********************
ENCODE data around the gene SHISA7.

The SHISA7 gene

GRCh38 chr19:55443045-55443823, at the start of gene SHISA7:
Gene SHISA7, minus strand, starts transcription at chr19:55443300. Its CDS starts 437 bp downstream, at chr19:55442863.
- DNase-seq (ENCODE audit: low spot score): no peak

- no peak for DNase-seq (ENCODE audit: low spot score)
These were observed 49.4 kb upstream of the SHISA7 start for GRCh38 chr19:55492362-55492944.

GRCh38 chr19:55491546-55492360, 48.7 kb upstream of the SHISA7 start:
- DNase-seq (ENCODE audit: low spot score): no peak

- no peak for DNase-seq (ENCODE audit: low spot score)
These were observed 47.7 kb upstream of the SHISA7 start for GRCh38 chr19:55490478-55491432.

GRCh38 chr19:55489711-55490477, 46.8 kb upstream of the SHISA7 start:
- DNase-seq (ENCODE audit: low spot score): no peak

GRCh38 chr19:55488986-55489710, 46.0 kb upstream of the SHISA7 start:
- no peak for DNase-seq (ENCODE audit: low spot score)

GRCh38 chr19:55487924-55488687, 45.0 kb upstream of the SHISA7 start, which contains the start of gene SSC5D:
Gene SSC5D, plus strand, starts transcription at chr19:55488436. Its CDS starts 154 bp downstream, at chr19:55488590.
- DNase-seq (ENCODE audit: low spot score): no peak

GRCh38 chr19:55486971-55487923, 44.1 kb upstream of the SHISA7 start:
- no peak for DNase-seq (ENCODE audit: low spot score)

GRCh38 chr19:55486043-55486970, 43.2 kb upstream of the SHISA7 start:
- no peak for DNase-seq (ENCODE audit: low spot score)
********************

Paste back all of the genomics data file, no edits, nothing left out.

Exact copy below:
ENCODE data around the gene SHISA7.

The SHISA7 gene

GRCh38 chr19:55443045-55443823, at the start of gene SHISA7:
Gene SHISA7, minus strand, starts transcription at chr19:55443300. Its CDS starts 437 bp downstream, at chr19:55442863.
- DNase-seq (ENCODE audit: low spot score): no peak

- no peak for DNase-seq (ENCODE audit: low spot score)
These were observed 49.4 kb upstream of the SHISA7 start for GRCh38 chr19:55492362-55492944.

GRCh38 chr19:55491546-55492360, 48.7 kb upstream of the SHISA7 start:
- DNase-seq (ENCODE audit: low spot score): no peak

- no peak for DNase-seq (ENCODE audit: low spot score)
These were observed 47.7 kb upstream of the SHISA7 start for GRCh38 chr19:55490478-55491432.

GRCh38 chr19:55489711-55490477, 46.8 kb upstream of the SHISA7 start:
- DNase-seq (ENCODE audit: low spot score): no peak

GRCh38 chr19:55488986-55489710, 46.0 kb upstream of the SHISA7 start:
- no peak for DNase-seq (ENCODE audit: low spot score)

GRCh38 chr19:55487924-55488687, 45.0 kb upstream of the SHISA7 start, which contains the start of gene SSC5D:
Gene SSC5D, plus strand, starts transcription at chr19:55488436. Its CDS starts 154 bp downstream, at chr19:55488590.
- DNase-seq (ENCODE audit: low spot score): no peak

GRCh38 chr19:55486971-55487923, 44.1 kb upstream of the SHISA7 start:
- no peak for DNase-seq (ENCODE audit: low spot score)

GRCh38 chr19:55486043-55486970, 43.2 kb upstream of the SHISA7 start:
- no peak for DNase-seq (ENCODE audit: low spot score)